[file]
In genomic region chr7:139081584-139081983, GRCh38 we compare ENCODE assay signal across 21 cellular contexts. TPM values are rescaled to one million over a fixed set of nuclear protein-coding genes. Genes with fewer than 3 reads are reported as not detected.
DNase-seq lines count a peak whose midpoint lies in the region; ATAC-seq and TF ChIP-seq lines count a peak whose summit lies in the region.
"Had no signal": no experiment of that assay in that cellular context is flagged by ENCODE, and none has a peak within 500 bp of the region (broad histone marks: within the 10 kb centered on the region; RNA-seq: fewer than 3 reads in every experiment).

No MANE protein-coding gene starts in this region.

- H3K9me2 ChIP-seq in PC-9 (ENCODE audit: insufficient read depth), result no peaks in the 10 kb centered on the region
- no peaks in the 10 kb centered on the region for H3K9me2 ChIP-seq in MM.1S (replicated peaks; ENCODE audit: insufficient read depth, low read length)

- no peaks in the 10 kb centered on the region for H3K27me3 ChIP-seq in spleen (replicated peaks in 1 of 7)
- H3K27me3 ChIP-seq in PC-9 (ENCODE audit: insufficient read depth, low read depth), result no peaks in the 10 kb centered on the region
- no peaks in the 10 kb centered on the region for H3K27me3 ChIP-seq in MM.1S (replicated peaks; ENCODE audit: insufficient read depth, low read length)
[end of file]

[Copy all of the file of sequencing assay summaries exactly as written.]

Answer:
In genomic region chr7:139081584-139081983, GRCh38 we compare ENCODE assay signal across 21 cellular contexts. TPM values are rescaled to one million over a fixed set of nuclear protein-coding genes. Genes with fewer than 3 reads are reported as not detected.
DNase-seq lines count a peak whose midpoint lies in the region; ATAC-seq and TF ChIP-seq lines count a peak whose summit lies in the region.
"Had no signal": no experiment of that assay in that cellular context is flagged by ENCODE, and none has a peak within 500 bp of the region (broad histone marks: within the 10 kb centered on the region; RNA-seq: fewer than 3 reads in every experiment).

No MANE protein-coding gene starts in this region.

- H3K9me2 ChIP-seq in PC-9 (ENCODE audit: insufficient read depth), result no peaks in the 10 kb centered on the region
- no peaks in the 10 kb centered on the region for H3K9me2 ChIP-seq in MM.1S (replicated peaks; ENCODE audit: insufficient read depth, low read length)

- no peaks in the 10 kb centered on the region for H3K27me3 ChIP-seq in spleen (replicated peaks in 1 of 7)
- H3K27me3 ChIP-seq in PC-9 (ENCODE audit: insufficient read depth, low read depth), result no peaks in the 10 kb centered on the region
- no peaks in the 10 kb centered on the region for H3K27me3 ChIP-seq in MM.1S (replicated peaks; ENCODE audit: insufficient read depth, low read length)